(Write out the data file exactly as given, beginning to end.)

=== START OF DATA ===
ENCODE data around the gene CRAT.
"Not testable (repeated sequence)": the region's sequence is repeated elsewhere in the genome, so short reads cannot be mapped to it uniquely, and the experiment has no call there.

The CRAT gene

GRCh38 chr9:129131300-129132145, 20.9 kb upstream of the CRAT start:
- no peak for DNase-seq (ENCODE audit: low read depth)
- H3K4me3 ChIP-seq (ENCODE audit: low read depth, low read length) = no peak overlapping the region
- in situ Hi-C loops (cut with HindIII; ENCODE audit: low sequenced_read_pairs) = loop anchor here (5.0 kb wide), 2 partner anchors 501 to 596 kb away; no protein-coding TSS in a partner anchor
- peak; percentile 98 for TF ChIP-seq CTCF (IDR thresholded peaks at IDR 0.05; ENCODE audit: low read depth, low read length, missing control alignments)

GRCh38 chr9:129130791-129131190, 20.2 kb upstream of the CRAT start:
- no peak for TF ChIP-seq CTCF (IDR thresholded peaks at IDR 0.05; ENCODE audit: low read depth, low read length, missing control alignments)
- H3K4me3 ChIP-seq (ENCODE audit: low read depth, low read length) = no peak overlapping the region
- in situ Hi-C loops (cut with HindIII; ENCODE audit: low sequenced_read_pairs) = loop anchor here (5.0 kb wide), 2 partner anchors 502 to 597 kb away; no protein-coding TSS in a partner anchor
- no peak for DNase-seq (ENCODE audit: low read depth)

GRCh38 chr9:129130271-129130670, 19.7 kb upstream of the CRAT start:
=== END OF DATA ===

ENCODE data around the gene CRAT.
"Not testable (repeated sequence)": the region's sequence is repeated elsewhere in the genome, so short reads cannot be mapped to it uniquely, and the experiment has no call there.

The CRAT gene

GRCh38 chr9:129131300-129132145, 20.9 kb upstream of the CRAT start:
- no peak for DNase-seq (ENCODE audit: low read depth)
- H3K4me3 ChIP-seq (ENCODE audit: low read depth, low read length) = no peak overlapping the region
- in situ Hi-C loops (cut with HindIII; ENCODE audit: low sequenced_read_pairs) = loop anchor here (5.0 kb wide), 2 partner anchors 501 to 596 kb away; no protein-coding TSS in a partner anchor
- peak; percentile 98 for TF ChIP-seq CTCF (IDR thresholded peaks at IDR 0.05; ENCODE audit: low read depth, low read length, missing control alignments)

GRCh38 chr9:129130791-129131190, 20.2 kb upstream of the CRAT start:
- no peak for TF ChIP-seq CTCF (IDR thresholded peaks at IDR 0.05; ENCODE audit: low read depth, low read length, missing control alignments)
- H3K4me3 ChIP-seq (ENCODE audit: low read depth, low read length) = no peak overlapping the region
- in situ Hi-C loops (cut with HindIII; ENCODE audit: low sequenced_read_pairs) = loop anchor here (5.0 kb wide), 2 partner anchors 502 to 597 kb away; no protein-coding TSS in a partner anchor
- no peak for DNase-seq (ENCODE audit: low read depth)

GRCh38 chr9:129130271-129130670, 19.7 kb upstream of the CRAT start: